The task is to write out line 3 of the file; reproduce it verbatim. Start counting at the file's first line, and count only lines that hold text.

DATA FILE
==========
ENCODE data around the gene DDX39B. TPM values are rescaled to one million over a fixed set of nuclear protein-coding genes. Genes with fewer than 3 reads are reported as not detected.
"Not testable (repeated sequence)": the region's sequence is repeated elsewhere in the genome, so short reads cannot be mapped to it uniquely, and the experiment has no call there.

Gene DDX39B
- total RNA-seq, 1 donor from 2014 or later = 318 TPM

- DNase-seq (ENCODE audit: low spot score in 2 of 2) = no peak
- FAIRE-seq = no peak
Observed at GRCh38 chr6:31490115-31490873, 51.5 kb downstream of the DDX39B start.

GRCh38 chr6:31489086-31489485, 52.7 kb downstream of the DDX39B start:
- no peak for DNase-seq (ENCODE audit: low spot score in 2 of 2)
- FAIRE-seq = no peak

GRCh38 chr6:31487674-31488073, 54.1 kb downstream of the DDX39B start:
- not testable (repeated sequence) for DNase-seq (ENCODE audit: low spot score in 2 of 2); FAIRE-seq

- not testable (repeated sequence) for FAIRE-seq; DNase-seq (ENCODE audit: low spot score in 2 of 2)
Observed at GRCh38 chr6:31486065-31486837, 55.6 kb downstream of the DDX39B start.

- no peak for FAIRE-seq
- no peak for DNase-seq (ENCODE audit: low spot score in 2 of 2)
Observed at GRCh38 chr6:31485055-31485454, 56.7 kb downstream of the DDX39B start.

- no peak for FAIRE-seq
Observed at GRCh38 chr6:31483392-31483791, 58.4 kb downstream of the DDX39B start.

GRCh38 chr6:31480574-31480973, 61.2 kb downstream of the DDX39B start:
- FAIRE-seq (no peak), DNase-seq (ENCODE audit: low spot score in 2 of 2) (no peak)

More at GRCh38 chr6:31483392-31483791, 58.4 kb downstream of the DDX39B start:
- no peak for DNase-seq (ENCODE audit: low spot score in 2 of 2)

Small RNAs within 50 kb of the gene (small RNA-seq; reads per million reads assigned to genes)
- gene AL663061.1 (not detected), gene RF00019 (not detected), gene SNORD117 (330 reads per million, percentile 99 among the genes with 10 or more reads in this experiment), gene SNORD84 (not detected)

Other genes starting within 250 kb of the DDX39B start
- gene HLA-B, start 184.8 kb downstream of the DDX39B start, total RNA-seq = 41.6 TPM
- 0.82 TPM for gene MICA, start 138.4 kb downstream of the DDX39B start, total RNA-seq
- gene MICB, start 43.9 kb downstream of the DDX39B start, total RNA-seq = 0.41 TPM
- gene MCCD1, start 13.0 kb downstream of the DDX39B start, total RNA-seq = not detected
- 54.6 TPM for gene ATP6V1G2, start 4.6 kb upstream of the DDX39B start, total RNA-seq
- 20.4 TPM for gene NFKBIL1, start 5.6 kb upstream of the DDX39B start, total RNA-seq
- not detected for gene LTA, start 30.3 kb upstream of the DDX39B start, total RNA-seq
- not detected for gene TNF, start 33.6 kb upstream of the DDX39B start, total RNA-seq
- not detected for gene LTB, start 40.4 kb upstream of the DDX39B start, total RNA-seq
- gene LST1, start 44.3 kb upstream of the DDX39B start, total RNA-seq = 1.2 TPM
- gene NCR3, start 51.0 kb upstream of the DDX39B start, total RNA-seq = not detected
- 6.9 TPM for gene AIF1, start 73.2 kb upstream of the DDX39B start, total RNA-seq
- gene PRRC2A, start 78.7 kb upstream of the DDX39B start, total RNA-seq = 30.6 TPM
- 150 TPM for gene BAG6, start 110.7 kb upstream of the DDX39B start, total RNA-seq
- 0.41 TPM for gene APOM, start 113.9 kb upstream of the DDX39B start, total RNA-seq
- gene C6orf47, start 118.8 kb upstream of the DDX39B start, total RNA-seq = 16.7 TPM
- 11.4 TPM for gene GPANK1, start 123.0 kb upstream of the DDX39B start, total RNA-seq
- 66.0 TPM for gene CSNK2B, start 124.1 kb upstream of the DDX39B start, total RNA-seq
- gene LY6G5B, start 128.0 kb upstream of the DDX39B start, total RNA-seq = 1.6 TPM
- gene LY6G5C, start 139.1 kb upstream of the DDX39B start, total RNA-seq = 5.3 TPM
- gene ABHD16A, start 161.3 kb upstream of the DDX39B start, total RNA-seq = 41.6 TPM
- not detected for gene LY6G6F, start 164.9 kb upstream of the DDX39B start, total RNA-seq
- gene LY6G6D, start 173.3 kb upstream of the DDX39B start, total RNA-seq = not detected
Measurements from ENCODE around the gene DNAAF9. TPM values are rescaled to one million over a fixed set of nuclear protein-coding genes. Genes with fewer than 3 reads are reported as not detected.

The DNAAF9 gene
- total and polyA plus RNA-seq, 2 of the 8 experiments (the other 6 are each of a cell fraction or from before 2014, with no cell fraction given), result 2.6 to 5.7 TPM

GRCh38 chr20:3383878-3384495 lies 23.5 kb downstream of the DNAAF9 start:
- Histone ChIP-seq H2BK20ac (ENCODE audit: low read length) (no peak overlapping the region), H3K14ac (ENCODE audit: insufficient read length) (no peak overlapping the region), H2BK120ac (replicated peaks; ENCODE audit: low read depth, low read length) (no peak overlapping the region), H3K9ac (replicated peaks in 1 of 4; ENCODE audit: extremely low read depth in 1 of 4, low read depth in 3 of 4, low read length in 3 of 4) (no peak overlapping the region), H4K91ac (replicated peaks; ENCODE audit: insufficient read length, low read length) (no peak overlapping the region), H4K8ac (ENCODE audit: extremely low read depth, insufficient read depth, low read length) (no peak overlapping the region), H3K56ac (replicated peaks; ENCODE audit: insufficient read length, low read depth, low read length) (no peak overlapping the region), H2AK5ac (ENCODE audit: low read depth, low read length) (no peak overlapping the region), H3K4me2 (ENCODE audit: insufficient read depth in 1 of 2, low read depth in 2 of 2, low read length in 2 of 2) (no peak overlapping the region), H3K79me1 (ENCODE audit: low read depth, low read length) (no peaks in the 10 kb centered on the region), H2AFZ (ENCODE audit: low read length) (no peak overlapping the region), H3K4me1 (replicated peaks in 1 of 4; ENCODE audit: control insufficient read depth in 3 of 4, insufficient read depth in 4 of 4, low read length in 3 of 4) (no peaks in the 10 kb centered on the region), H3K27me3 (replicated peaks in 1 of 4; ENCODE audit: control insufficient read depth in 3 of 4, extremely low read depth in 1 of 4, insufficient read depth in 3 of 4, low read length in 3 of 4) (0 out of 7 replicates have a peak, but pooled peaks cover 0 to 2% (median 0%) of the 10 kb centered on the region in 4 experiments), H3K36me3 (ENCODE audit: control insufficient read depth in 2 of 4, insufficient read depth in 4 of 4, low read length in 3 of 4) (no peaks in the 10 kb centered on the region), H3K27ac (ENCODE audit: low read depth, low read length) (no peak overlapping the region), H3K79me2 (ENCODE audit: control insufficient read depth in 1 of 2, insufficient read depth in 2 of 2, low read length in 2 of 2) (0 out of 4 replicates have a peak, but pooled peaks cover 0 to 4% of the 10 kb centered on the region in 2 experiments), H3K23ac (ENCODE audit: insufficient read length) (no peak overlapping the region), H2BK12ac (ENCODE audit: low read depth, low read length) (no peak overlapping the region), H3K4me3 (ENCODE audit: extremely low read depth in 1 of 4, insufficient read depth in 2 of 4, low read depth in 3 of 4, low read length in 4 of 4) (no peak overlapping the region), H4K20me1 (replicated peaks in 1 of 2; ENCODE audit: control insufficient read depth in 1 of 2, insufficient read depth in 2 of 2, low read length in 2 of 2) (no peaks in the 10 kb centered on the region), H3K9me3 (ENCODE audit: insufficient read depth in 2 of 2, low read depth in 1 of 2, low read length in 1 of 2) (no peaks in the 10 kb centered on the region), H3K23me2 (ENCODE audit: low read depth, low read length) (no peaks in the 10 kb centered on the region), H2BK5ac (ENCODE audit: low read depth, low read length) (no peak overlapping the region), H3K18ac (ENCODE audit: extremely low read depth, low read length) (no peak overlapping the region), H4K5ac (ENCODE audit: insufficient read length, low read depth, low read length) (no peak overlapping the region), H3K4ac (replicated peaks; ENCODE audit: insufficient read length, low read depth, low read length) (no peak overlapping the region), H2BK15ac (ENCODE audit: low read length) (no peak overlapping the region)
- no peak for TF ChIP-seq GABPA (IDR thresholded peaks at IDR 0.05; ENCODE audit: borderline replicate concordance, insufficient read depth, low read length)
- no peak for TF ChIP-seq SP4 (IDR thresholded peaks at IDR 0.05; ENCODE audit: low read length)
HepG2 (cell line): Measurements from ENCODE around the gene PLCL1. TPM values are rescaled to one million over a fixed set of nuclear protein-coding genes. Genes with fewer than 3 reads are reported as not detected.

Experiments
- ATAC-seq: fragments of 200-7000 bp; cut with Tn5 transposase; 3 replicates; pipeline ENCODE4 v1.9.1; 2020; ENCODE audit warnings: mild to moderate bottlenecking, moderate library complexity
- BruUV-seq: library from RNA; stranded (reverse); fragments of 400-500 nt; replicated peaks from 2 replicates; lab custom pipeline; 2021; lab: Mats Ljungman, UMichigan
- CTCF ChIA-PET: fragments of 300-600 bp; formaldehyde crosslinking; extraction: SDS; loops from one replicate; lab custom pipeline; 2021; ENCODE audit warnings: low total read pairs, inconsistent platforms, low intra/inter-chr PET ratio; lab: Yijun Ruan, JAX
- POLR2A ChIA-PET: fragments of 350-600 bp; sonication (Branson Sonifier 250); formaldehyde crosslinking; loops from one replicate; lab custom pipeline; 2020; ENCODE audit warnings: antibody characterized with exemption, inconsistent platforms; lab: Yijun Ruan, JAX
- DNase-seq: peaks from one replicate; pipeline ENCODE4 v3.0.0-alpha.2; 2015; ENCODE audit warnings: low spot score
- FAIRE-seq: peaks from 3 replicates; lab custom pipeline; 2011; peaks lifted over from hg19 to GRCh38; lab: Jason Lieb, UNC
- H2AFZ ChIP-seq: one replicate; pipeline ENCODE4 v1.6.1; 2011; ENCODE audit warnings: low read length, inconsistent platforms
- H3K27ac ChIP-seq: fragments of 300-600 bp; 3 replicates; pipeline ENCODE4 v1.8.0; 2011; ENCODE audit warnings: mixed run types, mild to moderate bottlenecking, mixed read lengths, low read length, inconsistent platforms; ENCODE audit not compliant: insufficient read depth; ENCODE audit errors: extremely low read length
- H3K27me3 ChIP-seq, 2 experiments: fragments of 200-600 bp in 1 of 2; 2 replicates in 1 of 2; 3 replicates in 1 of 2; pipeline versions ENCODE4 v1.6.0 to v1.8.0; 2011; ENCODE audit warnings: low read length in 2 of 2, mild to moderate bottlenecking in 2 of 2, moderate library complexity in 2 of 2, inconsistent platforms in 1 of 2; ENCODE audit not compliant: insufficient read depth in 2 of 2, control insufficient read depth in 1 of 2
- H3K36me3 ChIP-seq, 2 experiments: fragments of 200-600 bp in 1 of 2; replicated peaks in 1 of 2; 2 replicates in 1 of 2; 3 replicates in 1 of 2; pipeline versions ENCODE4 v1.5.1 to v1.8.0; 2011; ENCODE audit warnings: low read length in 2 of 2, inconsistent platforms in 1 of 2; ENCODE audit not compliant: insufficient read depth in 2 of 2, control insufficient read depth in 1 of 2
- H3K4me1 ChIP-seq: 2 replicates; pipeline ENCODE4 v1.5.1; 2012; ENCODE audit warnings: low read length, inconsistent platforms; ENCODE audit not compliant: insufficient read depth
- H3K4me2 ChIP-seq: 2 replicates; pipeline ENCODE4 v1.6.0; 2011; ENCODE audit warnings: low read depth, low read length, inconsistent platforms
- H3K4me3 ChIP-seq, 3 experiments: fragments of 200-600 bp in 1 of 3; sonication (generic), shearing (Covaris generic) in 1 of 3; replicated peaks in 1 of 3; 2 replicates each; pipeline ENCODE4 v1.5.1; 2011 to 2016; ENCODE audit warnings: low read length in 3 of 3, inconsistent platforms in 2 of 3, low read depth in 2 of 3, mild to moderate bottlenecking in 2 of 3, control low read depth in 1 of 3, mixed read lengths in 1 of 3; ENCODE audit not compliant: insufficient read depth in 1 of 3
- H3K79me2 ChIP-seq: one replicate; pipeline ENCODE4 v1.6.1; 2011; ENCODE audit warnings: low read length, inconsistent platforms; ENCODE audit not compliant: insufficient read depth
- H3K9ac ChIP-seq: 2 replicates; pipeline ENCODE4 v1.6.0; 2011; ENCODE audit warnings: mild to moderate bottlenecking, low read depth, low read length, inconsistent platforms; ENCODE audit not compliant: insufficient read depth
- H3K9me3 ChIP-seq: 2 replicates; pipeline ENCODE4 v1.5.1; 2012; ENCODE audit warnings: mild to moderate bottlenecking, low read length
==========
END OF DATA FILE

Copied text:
Gene DDX39B